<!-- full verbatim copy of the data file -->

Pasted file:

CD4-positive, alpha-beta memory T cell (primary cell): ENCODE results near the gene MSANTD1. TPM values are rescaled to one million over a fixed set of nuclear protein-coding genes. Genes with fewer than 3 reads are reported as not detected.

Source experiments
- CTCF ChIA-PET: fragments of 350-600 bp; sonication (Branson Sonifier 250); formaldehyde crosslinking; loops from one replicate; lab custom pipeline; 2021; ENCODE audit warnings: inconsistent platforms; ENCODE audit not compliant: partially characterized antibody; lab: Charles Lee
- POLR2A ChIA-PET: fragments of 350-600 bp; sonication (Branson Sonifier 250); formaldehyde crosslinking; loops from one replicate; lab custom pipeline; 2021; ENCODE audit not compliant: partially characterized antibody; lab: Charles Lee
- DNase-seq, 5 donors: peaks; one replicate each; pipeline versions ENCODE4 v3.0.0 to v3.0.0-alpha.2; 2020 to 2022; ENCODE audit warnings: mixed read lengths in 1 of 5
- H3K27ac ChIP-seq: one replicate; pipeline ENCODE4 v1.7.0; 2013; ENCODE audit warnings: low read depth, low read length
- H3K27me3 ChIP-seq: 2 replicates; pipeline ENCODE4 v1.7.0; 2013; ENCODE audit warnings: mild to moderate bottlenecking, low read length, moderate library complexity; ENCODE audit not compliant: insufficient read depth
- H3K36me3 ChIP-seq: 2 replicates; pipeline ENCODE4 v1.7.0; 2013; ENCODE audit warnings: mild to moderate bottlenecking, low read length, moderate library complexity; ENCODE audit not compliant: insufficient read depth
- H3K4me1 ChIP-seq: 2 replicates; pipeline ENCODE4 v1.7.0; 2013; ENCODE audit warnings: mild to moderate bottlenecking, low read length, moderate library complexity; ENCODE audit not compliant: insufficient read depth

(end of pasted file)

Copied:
CD4-positive, alpha-beta memory T cell (primary cell): ENCODE results near the gene MSANTD1. TPM values are rescaled to one million over a fixed set of nuclear protein-coding genes. Genes with fewer than 3 reads are reported as not detected.

Source experiments
- CTCF ChIA-PET: fragments of 350-600 bp; sonication (Branson Sonifier 250); formaldehyde crosslinking; loops from one replicate; lab custom pipeline; 2021; ENCODE audit warnings: inconsistent platforms; ENCODE audit not compliant: partially characterized antibody; lab: Charles Lee
- POLR2A ChIA-PET: fragments of 350-600 bp; sonication (Branson Sonifier 250); formaldehyde crosslinking; loops from one replicate; lab custom pipeline; 2021; ENCODE audit not compliant: partially characterized antibody; lab: Charles Lee
- DNase-seq, 5 donors: peaks; one replicate each; pipeline versions ENCODE4 v3.0.0 to v3.0.0-alpha.2; 2020 to 2022; ENCODE audit warnings: mixed read lengths in 1 of 5
- H3K27ac ChIP-seq: one replicate; pipeline ENCODE4 v1.7.0; 2013; ENCODE audit warnings: low read depth, low read length
- H3K27me3 ChIP-seq: 2 replicates; pipeline ENCODE4 v1.7.0; 2013; ENCODE audit warnings: mild to moderate bottlenecking, low read length, moderate library complexity; ENCODE audit not compliant: insufficient read depth
- H3K36me3 ChIP-seq: 2 replicates; pipeline ENCODE4 v1.7.0; 2013; ENCODE audit warnings: mild to moderate bottlenecking, low read length, moderate library complexity; ENCODE audit not compliant: insufficient read depth
- H3K4me1 ChIP-seq: 2 replicates; pipeline ENCODE4 v1.7.0; 2013; ENCODE audit warnings: mild to moderate bottlenecking, low read length, moderate library complexity; ENCODE audit not compliant: insufficient read depth